The Frisco Rainbow Underwater and How Rosy Sparkles Guide Your Way at the Commons

Amy Christie

Photo by Amalia Skelton

Frisco is slowly getting back to warmer weather after the rainy weekend. It’s still not as warm as it got after the winter storm, but we’re inching to that cozy place. While waiting for the sun and heat to come back full time I set out to explore what was left of the fun at Frisco Commons.

Saturday, we had the Trick a Trout event there, Sunday people were still fishing, birds were singing, and pets were having a fun day. What about during the last few hours?

Rainbow looking up or underwater

Since rain is pretty much gone, there were no rainbow colors in the sky. That didn’t mean the Commons lost its sparkle. It’s still going on, underwater and above.

What was still shining?

The pond at the Frisco Commons always draws my attention as soon as it gets in sight, but this time it was different. I could hear songs, there were buckets waved on, and cozy chairs as the water showed fishing in its glory. Just as I passed by, a trout was being pulled out of the water. It shined at me, in all the colors of a flashy rainbow. There’s definitely some trout left, and everyone couldn’t be happier about it.

Photo by Amalia Skelton

Connected to nature, relaxed, and cheerful

Birds were hopping around on the grass, curious because of the active fishing going on. There were still a few puddles around, so I wouldn’t say the grounds were completely safe for running and playing sports. Unless you were ok with sliding half of the time. Which isn’t a bad thing, actually. Just need the right color of clothes. Black, brown, dark blue, or navy won’t mind a few splashes here and there.

Rosy part of the evening

All the while the day was advancing. It was still sunny and there was light all around, but the air was changing to that cozy chilled out vibe that sets in when sunset is just around the corner.

So, as I set out on a new trail trying to spot some squirrels, I suddenly discovered it was not the middle of the afternoon anymore. Evening was setting in over the Commons at a fast pace and there was nowhere to turn where you couldn’t see rosy clouds and a purple haze embracing the grounds. Maybe it was extra sunny, maybe it was a spring sign for a thumbs up.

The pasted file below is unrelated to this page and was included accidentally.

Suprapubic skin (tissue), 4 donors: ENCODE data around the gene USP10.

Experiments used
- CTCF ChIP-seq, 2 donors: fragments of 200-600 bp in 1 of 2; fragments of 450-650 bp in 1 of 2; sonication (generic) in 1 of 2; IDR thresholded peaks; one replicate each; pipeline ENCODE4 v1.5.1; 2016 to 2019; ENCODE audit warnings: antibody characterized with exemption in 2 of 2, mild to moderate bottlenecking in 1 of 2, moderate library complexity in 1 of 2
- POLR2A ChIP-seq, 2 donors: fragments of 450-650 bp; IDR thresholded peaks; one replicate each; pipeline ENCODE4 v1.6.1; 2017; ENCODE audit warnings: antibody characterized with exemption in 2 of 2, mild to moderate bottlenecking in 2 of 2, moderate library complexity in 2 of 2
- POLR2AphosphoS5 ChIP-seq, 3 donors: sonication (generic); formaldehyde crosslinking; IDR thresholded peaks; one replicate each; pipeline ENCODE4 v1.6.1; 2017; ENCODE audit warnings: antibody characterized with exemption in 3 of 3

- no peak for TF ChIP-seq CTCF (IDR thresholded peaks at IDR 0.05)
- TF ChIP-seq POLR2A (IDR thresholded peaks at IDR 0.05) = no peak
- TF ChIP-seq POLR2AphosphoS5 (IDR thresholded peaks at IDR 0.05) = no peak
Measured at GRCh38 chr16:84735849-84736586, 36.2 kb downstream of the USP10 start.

All I know is it brought more laughter and good cheer

As at a signal I heard laughter all around more often, tuned with the rosy glow taking over all of us. I don’t think it was coincidence. Did you notice how everyone gets mellow when they realize the day is ending? It’s not that you are out of energy, you simply want to savor the moment, and see for yourself what’s in store for the twilight.

The bunnies on the fields got more comfortable, they weren’t as jumpy as before whenever they heard a step getting close.

Photo by Amalia Skelton

The time when everything sets into place

It’s not that at other times the Commons is out of whack, but sunset is a special time there. Not just to be quiet and comfortable, but also to talk about important things, to open your heart and feel connected to friends and family. Bonding with your pet is also great for a sunset at the Frisco Commons.

Try the healing and relaxing effect for yourself

We might not be at the seaside, listening to the gentle sound of waves, but the Commons does a great job at de-stressing people, helping them get away from negative feelings, and learning to accept the things they can’t change, and set out to be better each day.

Photo by Amalia Skelton

That’s exactly what a walk in the park at the end of the day inspires me to do and be. Take the good things from the day that’s ending, learn what I could do better, and never give up on hope and a positive mindset. That’s what sets you apart after all. Studies and personality count, of course, but getting out of tough spots and staying focused on what matters is about positive energy.

Let the Frisco Commons rosy-bright spots recharge you. You can heal on the inside and stay strong for anything that comes your way.

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Amy Christie is a passionate writer and journalist, always striving to bring out the positive and create meaningful connections.

Dallas, TX

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